I'm happy that we're flying again (and, that we appear to plan to continue to fly. I haven't heard about any more "stand downs" due to foam), but want to see if the nature of the coverage will change. Right now the big focus seems to be "Whew...made it!" In many ways, this is valid, but the fickle media resorts to this kind of coverage after an accident. After a couple more flights the tone is likely to change again. Any delays will receive the same treatment as earlier ones, basically saying "What's wrong with NASA?" Of course, covering all the nuances of that in anything less than an hour-long program would be a waste of time.

In the meantime, as Shuttle moves towards retirement, NASA and their supporting contractors will have to support continued operations under more difficult personnel conditions. Working on a program that's moving towards retirement just isn't a popular choice for most workers.

On an interesting note, I picked up through casual conversation that the new inspection boom, used to check out the thermal protection system after launch, uses so much bandwidth to download its information that ground antennas (sample link) have become important again for downloading "other" information. Of course, before the inspection boom came into use, that "other" information was critical stuff. For me, day to day, this situation translates into one of our ground stations constantly name dropping their support of "Shuttle" in our setup talks. Amusing, but annoying.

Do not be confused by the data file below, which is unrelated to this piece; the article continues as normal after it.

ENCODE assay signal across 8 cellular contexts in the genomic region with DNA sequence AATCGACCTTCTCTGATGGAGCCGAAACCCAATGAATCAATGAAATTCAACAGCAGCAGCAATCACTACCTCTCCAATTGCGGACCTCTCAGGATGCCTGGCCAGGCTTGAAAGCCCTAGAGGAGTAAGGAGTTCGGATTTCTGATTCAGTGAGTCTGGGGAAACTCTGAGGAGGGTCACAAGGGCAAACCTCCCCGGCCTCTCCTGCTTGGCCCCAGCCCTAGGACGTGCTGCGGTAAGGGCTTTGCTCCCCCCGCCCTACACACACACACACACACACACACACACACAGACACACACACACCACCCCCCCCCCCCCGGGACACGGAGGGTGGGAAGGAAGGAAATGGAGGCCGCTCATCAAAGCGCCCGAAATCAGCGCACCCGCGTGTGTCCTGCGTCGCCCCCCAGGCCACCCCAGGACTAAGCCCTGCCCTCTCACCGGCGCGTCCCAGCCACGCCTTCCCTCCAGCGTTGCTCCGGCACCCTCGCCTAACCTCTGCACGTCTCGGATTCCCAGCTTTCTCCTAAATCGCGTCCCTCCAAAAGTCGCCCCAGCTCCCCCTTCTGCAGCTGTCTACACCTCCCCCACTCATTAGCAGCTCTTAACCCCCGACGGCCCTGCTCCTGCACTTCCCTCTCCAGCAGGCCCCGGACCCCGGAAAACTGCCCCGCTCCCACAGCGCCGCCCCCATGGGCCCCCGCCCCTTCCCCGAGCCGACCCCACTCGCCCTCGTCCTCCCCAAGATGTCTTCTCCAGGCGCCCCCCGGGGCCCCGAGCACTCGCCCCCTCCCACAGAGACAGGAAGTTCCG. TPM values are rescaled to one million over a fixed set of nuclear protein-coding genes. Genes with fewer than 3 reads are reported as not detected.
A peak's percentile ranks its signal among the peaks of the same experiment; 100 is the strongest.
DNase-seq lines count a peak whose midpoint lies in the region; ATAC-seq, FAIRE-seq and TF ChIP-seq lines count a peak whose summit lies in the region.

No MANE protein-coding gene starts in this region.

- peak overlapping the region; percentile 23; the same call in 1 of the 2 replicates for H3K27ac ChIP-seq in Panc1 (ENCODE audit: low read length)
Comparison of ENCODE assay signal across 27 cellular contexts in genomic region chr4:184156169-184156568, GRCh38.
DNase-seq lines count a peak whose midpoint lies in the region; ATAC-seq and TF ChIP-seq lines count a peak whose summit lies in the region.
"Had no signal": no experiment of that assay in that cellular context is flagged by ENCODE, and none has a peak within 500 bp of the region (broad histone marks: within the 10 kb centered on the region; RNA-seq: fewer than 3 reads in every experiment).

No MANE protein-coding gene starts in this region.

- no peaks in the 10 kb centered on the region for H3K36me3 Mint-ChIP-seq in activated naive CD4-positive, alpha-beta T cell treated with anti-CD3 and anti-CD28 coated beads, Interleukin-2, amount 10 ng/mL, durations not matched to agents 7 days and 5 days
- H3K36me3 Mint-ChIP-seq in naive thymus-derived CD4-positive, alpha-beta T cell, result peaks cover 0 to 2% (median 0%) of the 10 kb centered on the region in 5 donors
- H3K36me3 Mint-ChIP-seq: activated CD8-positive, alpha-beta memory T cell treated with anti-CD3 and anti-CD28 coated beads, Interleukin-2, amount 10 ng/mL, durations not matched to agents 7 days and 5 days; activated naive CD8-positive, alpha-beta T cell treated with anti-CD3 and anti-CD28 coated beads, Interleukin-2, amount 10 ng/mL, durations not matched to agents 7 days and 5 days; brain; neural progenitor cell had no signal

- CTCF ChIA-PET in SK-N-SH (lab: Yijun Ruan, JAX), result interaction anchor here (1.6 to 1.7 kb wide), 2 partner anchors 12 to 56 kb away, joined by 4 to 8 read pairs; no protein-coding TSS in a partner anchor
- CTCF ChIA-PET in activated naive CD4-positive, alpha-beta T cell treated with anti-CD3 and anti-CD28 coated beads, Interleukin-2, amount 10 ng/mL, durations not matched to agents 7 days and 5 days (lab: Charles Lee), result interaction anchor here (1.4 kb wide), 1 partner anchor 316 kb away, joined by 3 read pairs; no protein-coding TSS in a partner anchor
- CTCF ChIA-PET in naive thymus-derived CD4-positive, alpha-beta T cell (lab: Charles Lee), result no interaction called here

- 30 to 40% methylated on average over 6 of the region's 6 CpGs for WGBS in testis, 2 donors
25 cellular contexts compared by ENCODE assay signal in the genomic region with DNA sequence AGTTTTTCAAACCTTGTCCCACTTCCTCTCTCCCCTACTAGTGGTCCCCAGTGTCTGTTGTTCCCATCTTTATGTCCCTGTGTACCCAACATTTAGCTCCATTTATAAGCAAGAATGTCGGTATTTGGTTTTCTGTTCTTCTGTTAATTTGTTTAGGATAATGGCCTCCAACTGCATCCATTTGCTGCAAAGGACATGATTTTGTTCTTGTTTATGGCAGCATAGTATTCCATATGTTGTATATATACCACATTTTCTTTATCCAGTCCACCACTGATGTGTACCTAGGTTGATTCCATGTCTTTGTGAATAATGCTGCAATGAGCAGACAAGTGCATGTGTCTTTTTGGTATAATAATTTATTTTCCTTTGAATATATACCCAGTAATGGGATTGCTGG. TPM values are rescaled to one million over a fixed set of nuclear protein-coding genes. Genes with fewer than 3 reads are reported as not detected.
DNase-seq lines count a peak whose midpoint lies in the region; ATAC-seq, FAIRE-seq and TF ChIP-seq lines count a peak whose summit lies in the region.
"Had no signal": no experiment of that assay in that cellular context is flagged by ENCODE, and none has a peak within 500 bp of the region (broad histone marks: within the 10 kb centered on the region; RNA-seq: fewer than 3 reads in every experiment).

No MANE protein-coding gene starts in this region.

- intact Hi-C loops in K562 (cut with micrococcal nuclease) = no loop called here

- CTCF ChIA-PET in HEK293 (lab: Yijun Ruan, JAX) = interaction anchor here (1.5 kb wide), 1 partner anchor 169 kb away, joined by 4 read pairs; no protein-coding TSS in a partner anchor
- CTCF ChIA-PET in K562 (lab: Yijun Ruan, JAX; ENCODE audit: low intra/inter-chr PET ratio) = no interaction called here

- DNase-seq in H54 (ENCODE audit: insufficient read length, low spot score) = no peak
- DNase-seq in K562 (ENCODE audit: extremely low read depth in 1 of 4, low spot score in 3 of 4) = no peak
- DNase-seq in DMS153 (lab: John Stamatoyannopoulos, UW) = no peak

6:15 am est

Thursday, July 6, 2006

Another First Image?
As frequent readers know, my posting's been light lately. It's likely to remain that way through the end of this month, as I'm still pulling weird shifts to support GOES 13. Today, we made another step towards checkout of the spacecraft, by releasing the first public image from the Solar X-ray Imager. I'm not sure what I'm looking at (besides the obvious) but the picture looks pretty to me.
7:01 pm est

Tuesday, July 4, 2006

Book Gone Final
I Want to go to Mars is now in its publicly-releasable form. Click on the book title to purchase, click here for additional information. The book is only available directly through Hopefully, other options will come soon.
7:50 pm est

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Tom and Discovery
Taken During a Tour of KSC on 6 Oct 2010